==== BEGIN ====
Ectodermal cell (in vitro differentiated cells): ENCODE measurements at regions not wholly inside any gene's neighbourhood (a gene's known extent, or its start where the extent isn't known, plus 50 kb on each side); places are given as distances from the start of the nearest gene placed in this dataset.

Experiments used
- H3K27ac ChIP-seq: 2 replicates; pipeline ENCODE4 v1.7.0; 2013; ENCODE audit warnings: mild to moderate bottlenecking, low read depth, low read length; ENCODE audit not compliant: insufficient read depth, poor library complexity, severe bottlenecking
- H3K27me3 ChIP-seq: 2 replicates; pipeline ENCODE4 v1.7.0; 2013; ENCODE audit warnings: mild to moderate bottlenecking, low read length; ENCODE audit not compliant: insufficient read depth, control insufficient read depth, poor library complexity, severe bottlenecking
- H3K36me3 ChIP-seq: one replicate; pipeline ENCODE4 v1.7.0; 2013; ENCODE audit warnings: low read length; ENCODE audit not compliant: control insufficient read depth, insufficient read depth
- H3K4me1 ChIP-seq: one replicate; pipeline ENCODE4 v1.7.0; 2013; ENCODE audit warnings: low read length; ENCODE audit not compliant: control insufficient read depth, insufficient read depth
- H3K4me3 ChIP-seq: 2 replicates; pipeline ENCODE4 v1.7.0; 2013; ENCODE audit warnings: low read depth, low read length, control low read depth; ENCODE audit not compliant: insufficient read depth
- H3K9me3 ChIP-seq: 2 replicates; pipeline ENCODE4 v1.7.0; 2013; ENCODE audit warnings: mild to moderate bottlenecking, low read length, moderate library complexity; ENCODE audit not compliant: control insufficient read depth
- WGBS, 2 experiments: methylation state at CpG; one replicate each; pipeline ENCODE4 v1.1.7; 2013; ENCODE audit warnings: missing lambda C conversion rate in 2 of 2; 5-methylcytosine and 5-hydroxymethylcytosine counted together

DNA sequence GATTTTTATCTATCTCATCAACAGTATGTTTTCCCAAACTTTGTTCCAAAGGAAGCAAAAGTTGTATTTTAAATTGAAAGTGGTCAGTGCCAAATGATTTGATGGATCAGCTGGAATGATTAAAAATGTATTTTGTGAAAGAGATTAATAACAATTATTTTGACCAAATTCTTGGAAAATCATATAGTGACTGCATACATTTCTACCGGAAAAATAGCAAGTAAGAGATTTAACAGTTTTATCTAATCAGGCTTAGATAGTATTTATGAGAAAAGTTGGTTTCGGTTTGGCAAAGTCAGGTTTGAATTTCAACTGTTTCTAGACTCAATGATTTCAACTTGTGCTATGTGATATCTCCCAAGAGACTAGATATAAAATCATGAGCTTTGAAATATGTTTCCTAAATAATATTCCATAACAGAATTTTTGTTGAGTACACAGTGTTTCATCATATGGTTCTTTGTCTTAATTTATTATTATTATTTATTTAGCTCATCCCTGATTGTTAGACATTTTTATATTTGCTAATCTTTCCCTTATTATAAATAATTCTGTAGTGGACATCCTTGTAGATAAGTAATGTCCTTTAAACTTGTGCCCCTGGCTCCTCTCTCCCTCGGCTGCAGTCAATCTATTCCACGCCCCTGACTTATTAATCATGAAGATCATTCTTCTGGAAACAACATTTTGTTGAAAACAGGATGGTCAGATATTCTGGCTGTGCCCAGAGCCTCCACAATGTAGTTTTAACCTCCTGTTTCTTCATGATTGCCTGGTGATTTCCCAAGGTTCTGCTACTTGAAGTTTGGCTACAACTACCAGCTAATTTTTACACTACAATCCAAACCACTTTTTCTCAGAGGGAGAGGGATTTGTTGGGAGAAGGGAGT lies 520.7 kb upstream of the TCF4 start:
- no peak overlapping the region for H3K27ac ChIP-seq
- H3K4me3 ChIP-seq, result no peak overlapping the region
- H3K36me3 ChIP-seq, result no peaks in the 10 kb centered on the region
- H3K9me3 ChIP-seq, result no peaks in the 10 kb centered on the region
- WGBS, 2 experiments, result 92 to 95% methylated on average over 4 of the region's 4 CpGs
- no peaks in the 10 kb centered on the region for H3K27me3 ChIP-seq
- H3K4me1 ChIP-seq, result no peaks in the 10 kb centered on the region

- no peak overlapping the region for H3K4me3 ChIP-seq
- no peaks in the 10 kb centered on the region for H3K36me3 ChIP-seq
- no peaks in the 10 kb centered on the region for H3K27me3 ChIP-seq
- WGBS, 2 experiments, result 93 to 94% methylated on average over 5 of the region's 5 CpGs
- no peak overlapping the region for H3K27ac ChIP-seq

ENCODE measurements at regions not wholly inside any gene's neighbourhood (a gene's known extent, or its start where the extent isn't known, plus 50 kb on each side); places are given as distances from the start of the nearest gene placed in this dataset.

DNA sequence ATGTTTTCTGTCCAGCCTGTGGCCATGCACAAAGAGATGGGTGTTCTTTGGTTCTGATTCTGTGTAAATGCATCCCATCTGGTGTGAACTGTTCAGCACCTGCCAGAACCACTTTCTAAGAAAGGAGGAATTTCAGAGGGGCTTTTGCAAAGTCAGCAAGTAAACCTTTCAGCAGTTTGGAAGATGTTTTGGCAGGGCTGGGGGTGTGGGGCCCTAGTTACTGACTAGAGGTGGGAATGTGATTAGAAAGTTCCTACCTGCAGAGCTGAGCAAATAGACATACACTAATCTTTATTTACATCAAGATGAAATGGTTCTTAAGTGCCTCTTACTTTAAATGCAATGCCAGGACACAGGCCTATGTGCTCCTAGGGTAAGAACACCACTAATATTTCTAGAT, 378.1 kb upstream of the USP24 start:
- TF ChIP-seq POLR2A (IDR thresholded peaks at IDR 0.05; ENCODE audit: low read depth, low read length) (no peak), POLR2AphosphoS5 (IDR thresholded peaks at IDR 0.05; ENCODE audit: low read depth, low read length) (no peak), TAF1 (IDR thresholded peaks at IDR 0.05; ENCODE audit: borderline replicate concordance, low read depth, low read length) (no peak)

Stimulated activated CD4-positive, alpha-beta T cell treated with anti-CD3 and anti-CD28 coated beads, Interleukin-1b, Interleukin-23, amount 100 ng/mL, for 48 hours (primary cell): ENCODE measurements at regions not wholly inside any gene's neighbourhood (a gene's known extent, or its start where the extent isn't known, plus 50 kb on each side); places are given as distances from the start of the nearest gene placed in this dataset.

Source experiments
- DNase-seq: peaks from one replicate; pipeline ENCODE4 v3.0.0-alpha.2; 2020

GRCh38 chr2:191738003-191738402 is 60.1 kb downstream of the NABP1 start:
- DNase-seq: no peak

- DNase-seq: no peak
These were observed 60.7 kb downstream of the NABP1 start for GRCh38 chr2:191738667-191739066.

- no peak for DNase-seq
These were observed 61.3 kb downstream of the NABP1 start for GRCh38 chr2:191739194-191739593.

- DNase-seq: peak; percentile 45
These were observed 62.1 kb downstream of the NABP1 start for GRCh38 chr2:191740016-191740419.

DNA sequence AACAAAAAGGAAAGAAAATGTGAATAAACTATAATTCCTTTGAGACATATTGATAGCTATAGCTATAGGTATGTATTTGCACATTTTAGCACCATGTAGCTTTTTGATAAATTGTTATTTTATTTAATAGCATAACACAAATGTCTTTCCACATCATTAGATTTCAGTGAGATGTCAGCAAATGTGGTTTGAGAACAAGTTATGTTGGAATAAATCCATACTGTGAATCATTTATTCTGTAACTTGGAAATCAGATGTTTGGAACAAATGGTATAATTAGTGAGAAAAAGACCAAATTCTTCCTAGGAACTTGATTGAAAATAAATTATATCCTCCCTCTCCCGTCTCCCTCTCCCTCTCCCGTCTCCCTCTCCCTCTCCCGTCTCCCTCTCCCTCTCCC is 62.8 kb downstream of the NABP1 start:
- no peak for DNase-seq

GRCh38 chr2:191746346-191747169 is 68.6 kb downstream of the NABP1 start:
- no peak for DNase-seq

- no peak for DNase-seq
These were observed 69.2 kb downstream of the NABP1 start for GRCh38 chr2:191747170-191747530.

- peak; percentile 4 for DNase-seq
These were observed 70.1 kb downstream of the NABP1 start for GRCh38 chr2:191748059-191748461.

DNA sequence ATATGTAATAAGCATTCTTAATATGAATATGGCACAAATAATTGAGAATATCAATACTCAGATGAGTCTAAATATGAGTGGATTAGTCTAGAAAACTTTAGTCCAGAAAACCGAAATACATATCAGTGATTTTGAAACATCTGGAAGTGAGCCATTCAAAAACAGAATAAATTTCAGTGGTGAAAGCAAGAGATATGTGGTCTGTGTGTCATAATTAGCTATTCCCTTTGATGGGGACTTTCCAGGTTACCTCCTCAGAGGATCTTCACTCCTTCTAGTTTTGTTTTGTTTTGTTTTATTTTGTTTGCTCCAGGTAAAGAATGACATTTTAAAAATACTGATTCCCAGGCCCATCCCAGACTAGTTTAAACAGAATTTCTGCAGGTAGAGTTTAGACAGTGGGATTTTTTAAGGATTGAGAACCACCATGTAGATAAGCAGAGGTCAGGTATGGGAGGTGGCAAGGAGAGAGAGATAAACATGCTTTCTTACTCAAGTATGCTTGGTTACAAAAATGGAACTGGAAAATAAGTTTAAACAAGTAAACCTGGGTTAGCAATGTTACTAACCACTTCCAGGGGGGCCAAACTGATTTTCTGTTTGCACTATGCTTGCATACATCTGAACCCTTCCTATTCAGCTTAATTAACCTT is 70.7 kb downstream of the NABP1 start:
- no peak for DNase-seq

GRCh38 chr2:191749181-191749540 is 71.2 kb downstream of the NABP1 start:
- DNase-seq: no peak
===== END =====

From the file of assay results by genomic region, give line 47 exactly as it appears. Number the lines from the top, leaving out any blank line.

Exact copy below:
GRCh38 chr2:191749181-191749540 is 71.2 kb downstream of the NABP1 start: